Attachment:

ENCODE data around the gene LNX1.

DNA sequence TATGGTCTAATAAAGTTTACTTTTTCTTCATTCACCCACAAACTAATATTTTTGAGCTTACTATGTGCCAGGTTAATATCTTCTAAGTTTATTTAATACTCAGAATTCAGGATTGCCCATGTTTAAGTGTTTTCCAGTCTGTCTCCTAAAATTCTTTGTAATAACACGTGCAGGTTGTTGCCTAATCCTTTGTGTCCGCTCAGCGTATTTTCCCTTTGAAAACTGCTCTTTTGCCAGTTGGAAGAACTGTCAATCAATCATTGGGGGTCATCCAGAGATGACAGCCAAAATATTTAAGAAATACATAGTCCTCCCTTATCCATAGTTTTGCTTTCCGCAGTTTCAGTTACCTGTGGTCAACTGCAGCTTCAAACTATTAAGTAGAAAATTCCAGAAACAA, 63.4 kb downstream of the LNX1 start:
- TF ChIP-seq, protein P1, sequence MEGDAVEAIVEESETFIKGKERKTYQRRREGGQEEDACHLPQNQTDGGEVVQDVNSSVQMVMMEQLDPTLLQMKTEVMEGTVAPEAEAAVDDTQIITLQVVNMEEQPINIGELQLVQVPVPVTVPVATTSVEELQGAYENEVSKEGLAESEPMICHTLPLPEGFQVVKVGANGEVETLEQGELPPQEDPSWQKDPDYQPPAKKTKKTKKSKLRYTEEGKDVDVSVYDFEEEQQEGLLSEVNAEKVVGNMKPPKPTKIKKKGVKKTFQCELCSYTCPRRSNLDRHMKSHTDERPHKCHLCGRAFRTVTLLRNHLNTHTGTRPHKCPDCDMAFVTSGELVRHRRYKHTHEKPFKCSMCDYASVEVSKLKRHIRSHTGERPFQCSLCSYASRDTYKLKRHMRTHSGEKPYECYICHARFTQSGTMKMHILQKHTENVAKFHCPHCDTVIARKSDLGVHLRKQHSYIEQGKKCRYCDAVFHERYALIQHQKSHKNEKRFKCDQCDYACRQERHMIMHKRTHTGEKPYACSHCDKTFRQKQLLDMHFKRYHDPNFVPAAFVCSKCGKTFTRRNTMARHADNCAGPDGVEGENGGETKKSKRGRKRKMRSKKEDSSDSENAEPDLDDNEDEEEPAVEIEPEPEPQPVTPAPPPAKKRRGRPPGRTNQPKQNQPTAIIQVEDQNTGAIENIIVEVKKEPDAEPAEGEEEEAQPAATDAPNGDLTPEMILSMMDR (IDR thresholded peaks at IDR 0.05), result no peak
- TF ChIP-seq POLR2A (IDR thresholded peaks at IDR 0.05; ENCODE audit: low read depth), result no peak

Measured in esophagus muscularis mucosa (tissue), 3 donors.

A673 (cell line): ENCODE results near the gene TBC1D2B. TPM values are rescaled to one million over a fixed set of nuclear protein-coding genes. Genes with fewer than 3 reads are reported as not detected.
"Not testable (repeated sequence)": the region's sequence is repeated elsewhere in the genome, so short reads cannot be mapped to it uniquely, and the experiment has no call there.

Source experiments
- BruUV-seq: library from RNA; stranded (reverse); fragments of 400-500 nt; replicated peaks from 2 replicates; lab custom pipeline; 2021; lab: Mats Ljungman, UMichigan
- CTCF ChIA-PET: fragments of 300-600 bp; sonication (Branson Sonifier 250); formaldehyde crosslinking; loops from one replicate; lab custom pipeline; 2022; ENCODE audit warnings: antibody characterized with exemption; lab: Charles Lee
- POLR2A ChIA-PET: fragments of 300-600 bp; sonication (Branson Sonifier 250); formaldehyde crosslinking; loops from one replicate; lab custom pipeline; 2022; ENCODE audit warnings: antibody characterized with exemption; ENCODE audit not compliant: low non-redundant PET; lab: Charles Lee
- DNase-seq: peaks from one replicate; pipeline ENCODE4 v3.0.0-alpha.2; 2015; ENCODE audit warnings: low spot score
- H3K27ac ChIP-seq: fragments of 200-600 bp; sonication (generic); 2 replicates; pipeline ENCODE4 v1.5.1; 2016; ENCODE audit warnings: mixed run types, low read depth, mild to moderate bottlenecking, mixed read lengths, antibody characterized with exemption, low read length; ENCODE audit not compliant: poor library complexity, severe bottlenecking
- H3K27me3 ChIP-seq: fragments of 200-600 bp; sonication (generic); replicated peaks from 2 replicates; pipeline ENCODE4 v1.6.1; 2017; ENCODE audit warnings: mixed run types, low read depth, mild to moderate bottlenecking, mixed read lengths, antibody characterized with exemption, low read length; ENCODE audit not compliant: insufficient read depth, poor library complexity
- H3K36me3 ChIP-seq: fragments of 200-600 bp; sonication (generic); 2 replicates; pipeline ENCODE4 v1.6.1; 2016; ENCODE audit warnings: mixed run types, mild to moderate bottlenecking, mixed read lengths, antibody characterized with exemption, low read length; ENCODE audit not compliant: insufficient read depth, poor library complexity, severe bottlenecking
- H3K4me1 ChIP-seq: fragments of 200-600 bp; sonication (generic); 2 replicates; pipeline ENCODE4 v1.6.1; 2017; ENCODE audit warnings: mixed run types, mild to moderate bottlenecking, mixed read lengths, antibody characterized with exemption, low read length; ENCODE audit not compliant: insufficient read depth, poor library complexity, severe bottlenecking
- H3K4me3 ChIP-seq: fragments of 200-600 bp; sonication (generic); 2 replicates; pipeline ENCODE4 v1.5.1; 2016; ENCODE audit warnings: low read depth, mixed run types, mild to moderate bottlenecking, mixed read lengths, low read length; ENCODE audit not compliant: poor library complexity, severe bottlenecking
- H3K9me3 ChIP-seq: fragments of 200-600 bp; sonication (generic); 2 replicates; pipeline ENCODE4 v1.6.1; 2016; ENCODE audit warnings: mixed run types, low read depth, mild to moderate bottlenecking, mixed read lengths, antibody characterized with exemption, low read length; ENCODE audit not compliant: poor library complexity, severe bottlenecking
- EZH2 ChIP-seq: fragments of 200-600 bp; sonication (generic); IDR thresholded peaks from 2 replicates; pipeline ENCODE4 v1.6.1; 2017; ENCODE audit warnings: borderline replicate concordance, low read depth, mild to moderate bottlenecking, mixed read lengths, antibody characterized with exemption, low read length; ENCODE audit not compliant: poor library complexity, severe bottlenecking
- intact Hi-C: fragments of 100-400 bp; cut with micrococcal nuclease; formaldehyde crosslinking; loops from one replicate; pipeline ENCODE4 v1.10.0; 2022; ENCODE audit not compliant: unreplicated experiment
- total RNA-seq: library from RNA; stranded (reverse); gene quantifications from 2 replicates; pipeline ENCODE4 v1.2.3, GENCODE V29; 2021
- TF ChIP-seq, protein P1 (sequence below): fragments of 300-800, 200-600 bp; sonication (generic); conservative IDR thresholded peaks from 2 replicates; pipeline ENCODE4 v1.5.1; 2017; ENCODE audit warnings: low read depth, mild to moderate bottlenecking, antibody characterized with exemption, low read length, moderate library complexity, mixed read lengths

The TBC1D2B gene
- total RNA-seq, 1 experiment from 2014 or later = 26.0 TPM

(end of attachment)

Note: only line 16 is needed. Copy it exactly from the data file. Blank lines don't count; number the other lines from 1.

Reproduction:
- H3K4me1 ChIP-seq: fragments of 200-600 bp; sonication (generic); 2 replicates; pipeline ENCODE4 v1.6.1; 2017; ENCODE audit warnings: mixed run types, mild to moderate bottlenecking, mixed read lengths, antibody characterized with exemption, low read length; ENCODE audit not compliant: insufficient read depth, poor library complexity, severe bottlenecking